Commodity prices rise in Samdrupjongkhar

Kelzang Wangchuk | Samdrupjongkhar

The price of some of the essential commodities like rice and potato, among others have increased in Samdrupjongkhar town that has seen fewer customers each day in the past few weeks.

A kilogramme (kg) of Bhutanese potato normally costs between Nu 25 to Nu 30 and a kg of dry Indian red chili costs Nu 160 to Nu 180.

Today, a kg of potato costs Nu 50 and one has to spend as high as Nu 300 for a kg of imported dry chili. A bag of rice (22kg) which used to cost about Nu 570, today it is Nu 600 to Nu 650.

Residents said authorities should check and monitor the prices of commodities. Some said shopkeepers have now increased the price of the rice despite the government’s announcement not to do so.

Hotel Phuntshok Yangkhor’s owner, Karma Tshering said he used to buy about four bags of rice and vegetables every month for his hotel. “But shopkeepers and vendors now charge double the price for some commodities,” he said.

 Samdrupjongkhar town

Samdrupjongkhar town

He said the prices which were displayed today were the new prices. “These are not the ones the shopkeepers and vendors used to charge because they have increased the prices and submitted them to the trade office after they heard the government’s announcement,” he said.

“It is important for the concerned monitoring agencies including the trade office among others to study the impacts on both the vendors and customers before they accept and approve the prices,” Karma Tshering said.

Another resident, Dema said she paid Nu 50 for a kg of potato and Nu 1,000 for Bhutanese dry red chili last week.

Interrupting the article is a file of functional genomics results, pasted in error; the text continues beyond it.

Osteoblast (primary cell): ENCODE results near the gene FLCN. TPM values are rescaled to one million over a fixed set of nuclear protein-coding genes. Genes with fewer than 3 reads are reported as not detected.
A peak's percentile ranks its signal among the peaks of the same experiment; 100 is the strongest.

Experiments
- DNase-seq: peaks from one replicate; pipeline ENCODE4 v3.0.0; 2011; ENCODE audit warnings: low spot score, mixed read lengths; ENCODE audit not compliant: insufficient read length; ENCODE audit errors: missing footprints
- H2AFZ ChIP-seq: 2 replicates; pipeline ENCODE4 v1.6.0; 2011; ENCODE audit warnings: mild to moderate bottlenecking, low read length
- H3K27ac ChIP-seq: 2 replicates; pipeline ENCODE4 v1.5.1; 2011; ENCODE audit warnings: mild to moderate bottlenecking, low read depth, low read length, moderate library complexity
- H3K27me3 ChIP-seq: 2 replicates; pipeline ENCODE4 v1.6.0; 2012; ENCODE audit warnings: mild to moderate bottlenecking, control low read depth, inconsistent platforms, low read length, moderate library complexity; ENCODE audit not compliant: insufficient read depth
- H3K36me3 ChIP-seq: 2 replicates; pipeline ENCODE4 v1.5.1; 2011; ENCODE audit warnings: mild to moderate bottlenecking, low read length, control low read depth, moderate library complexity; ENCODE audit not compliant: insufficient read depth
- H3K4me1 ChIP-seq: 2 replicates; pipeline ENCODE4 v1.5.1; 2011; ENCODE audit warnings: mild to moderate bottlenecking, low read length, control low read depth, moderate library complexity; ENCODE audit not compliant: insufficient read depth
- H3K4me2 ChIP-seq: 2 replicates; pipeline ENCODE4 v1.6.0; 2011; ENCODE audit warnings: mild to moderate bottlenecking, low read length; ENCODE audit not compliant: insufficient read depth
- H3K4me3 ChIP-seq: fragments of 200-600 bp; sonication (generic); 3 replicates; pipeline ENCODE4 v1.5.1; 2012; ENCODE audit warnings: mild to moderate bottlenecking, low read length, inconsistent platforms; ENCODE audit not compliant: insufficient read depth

“The shopkeeper charged me Nu 700 for a bag of 25kg rice which used to pay Nu 570 before. It is a burden and additional pressure during such crucial times for middle-income families like mine.”

Customers said there are also differences in price of vegetables. While some vendors maintain at the same price others increased. For instance, peas and beans cost Nu 80 and Nu 120 per kg but a few vendors charge Nu 100 per kg of peas and Nu 140 for beans.

Vegetable vendors said there should not be a price difference because they buy vegetables from the same suppliers but few vendors still charge more. “We were also questioned by the concerned officials. It would hamper our business someday,” a vegetable vendor said.

A vegetable vendor, Zangmo said there are differences in prices because every vendor has different suppliers with different prices. She said that the price from the suppliers has also increased as they now have to pay Nu 700 to Nu 750 a kg of Bhutanese red chili and Nu 40 per kg potato.

Wholesalers said the price for the rice has increased because the transporters charge double transportation charges given the risk and illegal tax collection along the Indian highways, adding that the prices are also increased from the suppliers.

“We are paying Nu 3,000 per truckload to the Bhutanese labours for unloading,” the proprietor of Selden Grocery shop said.

Regional trade officials said although the office did not receive any complaints from the customers, they are strictly monitoring and compiling the prices from the shopkeepers and vendors as there are few price escalations.

Officials said they have sensitised the shopkeepers and vendors to maintain documents like invoice among others. “We will strictly monitor and impose fines if we find them charging unreasonable prices,” a trade official said.

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